24 Review Sleep disturbances and resistant hypertension: association or causality? 2014

Genta-Pereira, Daniel Castanho / Pedrosa, Rodrigo P / Lorenzi-Filho, Geraldo / Drager, Luciano F. ·Hypertension Unit, Heart Institute (InCor), University of São Paulo Medical School, Avenida Dr Eneas Carvalho de Aguiar, 44, 05403-900, São Paulo, Brazil. ·Curr Hypertens Rep · Pubmed #24913922.

ABSTRACT: Two main sleep disturbances, namely obstructive sleep apnea (OSA) and sleep deprivation, have gained growing interest in the field of hypertension research. This fact is supported not only by evidence that both disturbances are quite common in modern societies but also that OSA and sleep deprivation are associated with several pathways that may contribute to a predisposition to hypertension or even exacerbate blood pressure levels in hypertensive patients. In the present review, we will discuss current evidence supporting a potential role of these sleep disturbances in the resistant hypertension scenario.

25 Review Obstructive sleep apnea: a cardiometabolic risk in obesity and the metabolic syndrome. 2013

Drager, Luciano F / Togeiro, Sônia M / Polotsky, Vsevolod Y / Lorenzi-Filho, Geraldo. ·Heart Institute (InCor), University of Sáo Paulo Medical School, Sáo Paulo, Brazil. luciano.drager@incor.usp.br ·J Am Coll Cardiol · Pubmed #23770180.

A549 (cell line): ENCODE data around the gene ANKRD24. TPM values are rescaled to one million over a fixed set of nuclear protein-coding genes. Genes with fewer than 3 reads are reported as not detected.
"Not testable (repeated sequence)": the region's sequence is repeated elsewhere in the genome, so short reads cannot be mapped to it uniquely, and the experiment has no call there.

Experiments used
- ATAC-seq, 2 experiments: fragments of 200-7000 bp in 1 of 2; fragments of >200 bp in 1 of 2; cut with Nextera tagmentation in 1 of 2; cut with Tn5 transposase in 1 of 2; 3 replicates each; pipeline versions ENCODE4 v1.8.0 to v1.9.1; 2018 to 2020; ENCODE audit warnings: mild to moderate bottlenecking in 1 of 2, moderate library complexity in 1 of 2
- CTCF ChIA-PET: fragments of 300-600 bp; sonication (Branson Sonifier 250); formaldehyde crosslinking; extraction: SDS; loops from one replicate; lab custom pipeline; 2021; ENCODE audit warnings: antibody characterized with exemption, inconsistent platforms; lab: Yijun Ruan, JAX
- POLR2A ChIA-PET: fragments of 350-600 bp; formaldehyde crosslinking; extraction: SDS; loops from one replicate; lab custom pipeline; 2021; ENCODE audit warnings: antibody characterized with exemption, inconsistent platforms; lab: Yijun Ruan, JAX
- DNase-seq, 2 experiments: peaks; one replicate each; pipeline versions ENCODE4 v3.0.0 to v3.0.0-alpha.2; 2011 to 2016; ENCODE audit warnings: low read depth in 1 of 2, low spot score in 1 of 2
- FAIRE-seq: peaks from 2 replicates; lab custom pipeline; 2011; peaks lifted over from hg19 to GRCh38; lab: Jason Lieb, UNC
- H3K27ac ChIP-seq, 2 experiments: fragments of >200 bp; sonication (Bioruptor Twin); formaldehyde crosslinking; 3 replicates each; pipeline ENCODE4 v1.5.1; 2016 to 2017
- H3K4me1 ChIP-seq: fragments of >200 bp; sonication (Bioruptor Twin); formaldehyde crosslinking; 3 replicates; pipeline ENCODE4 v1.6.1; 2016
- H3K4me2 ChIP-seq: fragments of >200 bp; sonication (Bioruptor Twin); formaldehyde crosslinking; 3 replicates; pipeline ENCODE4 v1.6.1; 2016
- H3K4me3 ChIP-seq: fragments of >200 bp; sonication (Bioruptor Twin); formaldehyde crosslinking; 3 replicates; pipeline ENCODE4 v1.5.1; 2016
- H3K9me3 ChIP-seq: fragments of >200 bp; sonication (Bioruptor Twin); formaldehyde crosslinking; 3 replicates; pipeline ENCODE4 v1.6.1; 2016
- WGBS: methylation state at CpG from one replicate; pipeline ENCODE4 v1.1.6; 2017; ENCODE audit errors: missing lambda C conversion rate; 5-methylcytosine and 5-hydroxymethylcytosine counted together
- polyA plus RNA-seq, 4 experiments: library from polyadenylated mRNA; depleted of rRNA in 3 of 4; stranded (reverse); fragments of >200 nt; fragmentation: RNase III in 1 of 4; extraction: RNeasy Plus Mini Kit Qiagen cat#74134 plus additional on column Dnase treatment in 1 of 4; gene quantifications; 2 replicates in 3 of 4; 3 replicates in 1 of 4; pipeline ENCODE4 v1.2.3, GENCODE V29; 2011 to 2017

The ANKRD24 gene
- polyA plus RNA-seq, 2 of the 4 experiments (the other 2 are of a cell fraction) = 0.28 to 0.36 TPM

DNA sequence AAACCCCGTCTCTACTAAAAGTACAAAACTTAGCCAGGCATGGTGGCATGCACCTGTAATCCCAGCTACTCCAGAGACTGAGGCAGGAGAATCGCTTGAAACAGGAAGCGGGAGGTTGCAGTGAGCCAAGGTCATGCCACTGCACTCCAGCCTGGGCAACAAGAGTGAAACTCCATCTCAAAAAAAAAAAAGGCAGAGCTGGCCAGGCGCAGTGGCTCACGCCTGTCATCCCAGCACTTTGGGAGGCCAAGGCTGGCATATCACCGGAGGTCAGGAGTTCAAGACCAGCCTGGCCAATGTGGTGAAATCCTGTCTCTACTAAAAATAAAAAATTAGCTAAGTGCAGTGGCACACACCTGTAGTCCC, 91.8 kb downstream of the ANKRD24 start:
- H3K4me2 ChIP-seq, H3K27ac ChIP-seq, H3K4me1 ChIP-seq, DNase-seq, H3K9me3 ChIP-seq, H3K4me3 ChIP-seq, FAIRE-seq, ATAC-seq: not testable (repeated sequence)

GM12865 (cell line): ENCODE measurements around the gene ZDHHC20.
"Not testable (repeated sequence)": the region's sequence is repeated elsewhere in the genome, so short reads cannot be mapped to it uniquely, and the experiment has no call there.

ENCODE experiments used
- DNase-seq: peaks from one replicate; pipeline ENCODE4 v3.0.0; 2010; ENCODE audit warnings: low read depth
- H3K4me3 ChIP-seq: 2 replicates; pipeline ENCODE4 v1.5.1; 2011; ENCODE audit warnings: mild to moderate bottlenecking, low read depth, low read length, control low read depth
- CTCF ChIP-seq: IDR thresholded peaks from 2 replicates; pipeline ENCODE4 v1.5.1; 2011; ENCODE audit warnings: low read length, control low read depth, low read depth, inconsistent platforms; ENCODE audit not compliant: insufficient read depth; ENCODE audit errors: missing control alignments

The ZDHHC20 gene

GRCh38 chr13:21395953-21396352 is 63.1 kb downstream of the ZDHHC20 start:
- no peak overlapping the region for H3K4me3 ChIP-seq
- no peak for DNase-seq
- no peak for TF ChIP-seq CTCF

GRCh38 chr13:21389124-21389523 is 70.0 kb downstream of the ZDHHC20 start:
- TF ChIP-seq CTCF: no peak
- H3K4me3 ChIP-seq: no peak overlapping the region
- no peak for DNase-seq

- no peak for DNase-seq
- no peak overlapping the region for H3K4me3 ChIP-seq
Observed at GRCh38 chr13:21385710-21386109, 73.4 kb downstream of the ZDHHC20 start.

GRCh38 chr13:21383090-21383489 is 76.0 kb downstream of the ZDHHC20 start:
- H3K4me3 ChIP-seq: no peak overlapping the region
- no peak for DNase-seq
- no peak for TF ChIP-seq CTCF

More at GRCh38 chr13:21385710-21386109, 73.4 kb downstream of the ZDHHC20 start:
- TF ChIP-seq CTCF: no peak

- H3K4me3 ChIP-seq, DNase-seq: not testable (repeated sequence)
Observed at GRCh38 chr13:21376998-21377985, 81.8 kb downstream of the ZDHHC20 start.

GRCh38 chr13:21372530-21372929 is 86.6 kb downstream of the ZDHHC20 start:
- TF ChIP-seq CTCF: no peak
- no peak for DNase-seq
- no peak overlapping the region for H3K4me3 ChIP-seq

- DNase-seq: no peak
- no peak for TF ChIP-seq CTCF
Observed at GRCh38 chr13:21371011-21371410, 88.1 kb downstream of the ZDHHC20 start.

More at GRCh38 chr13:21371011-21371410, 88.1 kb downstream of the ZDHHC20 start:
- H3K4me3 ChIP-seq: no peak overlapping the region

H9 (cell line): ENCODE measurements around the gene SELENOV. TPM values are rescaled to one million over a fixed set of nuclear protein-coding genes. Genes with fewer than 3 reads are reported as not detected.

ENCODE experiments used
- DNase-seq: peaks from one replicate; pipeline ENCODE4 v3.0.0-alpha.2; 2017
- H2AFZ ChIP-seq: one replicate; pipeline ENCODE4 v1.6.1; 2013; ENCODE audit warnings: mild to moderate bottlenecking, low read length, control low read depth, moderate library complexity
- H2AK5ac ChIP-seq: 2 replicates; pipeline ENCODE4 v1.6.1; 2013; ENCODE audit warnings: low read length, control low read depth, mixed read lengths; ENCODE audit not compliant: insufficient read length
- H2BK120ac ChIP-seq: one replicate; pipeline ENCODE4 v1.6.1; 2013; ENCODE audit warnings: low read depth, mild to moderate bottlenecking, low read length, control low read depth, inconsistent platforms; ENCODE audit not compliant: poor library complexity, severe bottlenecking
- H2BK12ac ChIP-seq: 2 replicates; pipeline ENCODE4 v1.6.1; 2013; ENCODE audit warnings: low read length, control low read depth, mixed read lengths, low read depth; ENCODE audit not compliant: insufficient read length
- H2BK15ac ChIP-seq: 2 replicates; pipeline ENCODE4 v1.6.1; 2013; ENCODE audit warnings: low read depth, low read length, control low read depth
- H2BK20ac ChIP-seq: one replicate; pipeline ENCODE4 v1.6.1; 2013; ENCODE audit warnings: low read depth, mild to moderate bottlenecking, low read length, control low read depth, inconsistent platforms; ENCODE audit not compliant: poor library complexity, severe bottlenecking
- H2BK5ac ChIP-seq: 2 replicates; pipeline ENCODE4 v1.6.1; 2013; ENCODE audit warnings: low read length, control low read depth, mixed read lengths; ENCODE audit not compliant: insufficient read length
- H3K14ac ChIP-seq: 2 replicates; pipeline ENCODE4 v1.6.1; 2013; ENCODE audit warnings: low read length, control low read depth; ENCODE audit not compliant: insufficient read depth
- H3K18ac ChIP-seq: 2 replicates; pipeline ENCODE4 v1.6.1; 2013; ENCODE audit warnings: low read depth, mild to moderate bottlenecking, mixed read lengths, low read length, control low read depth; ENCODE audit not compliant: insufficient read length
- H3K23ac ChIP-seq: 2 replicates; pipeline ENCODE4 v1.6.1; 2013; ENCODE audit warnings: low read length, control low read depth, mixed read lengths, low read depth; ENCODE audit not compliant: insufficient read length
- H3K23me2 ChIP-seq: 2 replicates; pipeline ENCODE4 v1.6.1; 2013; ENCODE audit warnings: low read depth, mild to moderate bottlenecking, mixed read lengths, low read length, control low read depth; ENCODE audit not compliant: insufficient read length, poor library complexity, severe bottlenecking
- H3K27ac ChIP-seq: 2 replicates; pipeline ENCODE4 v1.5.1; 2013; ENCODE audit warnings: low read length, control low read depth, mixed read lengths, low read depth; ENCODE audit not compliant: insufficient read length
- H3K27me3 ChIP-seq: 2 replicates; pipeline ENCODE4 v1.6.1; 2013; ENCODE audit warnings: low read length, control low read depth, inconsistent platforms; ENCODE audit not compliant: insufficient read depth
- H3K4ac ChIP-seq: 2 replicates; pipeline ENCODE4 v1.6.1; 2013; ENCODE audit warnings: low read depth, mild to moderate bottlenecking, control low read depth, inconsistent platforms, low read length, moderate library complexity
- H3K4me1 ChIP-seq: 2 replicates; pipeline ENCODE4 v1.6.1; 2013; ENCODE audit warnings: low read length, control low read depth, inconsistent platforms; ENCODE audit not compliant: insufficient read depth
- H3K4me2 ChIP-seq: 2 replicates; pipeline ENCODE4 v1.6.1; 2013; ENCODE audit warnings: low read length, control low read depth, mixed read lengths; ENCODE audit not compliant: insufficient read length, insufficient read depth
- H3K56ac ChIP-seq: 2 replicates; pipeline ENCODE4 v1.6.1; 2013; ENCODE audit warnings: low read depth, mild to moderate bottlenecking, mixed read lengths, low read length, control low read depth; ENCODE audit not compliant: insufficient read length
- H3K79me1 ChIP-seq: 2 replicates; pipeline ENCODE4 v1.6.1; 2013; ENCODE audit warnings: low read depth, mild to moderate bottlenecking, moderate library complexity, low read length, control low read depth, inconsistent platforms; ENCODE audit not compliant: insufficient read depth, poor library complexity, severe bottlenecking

ABSTRACT: Obstructive sleep apnea (OSA) is an underdiagnosed condition characterized by recurrent episodes of obstruction of the upper airway leading to sleep fragmentation and intermittent hypoxia during sleep. Obesity predisposes to OSA, and the prevalence of OSA is increasing worldwide because of the ongoing epidemic of obesity. Recent evidence has shown that surrogate markers of cardiovascular risk, including sympathetic activation, systemic inflammation, and endothelial dysfunction, are significantly increased in obese patients with OSA versus those without OSA, suggesting that OSA is not simply an epiphenomenon of obesity. Moreover, findings from animal models and patients with OSA show that intermittent hypoxia exacerbates the metabolic dysfunction of obesity, augmenting insulin resistance and nonalcoholic fatty liver disease. In patients with the metabolic syndrome, the prevalence of moderate to severe OSA is very high (∼60%). In this population, OSA is independently associated with increased glucose and triglyceride levels as well as markers of inflammation, arterial stiffness, and atherosclerosis. A recent randomized, controlled, crossover study showed that effective treatment of OSA with continuous positive airway pressure for 3 months significantly reduced several components of the metabolic syndrome, including blood pressure, triglyceride levels, and visceral fat. Finally, several cohort studies have consistently shown that OSA is associated with increased cardiovascular mortality, independent of obesity. Taken together, these results support the concept that OSA exacerbates the cardiometabolic risk attributed to obesity and the metabolic syndrome. Recognition and treatment of OSA may decrease the cardiovascular risk in obese patients.